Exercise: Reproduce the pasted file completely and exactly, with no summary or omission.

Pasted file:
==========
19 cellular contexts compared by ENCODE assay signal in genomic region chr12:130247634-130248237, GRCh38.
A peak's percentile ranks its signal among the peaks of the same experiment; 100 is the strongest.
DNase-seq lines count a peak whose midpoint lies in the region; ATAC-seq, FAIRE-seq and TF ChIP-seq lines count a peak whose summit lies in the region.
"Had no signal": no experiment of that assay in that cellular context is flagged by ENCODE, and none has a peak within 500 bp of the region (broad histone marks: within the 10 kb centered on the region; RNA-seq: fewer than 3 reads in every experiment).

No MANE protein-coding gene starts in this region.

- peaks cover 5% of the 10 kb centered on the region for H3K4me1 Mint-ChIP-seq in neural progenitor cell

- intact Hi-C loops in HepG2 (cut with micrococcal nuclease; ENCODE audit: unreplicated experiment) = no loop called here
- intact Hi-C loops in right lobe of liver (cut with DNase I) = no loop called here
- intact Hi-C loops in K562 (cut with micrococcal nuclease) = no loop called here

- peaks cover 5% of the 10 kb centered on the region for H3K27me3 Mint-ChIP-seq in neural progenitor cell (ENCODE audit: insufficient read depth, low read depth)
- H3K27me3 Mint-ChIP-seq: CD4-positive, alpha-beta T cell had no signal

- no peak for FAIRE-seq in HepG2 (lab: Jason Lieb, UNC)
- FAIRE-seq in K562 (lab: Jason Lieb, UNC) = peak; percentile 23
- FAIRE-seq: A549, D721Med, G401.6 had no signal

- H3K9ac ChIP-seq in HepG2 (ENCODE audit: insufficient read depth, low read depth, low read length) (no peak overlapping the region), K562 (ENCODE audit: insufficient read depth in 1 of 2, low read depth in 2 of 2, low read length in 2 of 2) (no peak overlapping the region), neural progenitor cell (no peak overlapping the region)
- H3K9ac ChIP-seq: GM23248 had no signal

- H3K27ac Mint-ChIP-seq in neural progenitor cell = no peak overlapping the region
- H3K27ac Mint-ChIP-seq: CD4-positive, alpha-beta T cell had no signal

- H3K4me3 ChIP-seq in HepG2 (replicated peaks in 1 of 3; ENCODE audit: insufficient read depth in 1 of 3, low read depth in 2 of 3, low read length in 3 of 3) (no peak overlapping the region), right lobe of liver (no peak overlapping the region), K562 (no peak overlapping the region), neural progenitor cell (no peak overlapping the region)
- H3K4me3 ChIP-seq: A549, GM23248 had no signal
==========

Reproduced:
19 cellular contexts compared by ENCODE assay signal in genomic region chr12:130247634-130248237, GRCh38.
A peak's percentile ranks its signal among the peaks of the same experiment; 100 is the strongest.
DNase-seq lines count a peak whose midpoint lies in the region; ATAC-seq, FAIRE-seq and TF ChIP-seq lines count a peak whose summit lies in the region.
"Had no signal": no experiment of that assay in that cellular context is flagged by ENCODE, and none has a peak within 500 bp of the region (broad histone marks: within the 10 kb centered on the region; RNA-seq: fewer than 3 reads in every experiment).

No MANE protein-coding gene starts in this region.

- peaks cover 5% of the 10 kb centered on the region for H3K4me1 Mint-ChIP-seq in neural progenitor cell

- intact Hi-C loops in HepG2 (cut with micrococcal nuclease; ENCODE audit: unreplicated experiment) = no loop called here
- intact Hi-C loops in right lobe of liver (cut with DNase I) = no loop called here
- intact Hi-C loops in K562 (cut with micrococcal nuclease) = no loop called here

- peaks cover 5% of the 10 kb centered on the region for H3K27me3 Mint-ChIP-seq in neural progenitor cell (ENCODE audit: insufficient read depth, low read depth)
- H3K27me3 Mint-ChIP-seq: CD4-positive, alpha-beta T cell had no signal

- no peak for FAIRE-seq in HepG2 (lab: Jason Lieb, UNC)
- FAIRE-seq in K562 (lab: Jason Lieb, UNC) = peak; percentile 23
- FAIRE-seq: A549, D721Med, G401.6 had no signal

- H3K9ac ChIP-seq in HepG2 (ENCODE audit: insufficient read depth, low read depth, low read length) (no peak overlapping the region), K562 (ENCODE audit: insufficient read depth in 1 of 2, low read depth in 2 of 2, low read length in 2 of 2) (no peak overlapping the region), neural progenitor cell (no peak overlapping the region)
- H3K9ac ChIP-seq: GM23248 had no signal

- H3K27ac Mint-ChIP-seq in neural progenitor cell = no peak overlapping the region
- H3K27ac Mint-ChIP-seq: CD4-positive, alpha-beta T cell had no signal

- H3K4me3 ChIP-seq in HepG2 (replicated peaks in 1 of 3; ENCODE audit: insufficient read depth in 1 of 3, low read depth in 2 of 3, low read length in 3 of 3) (no peak overlapping the region), right lobe of liver (no peak overlapping the region), K562 (no peak overlapping the region), neural progenitor cell (no peak overlapping the region)
- H3K4me3 ChIP-seq: A549, GM23248 had no signal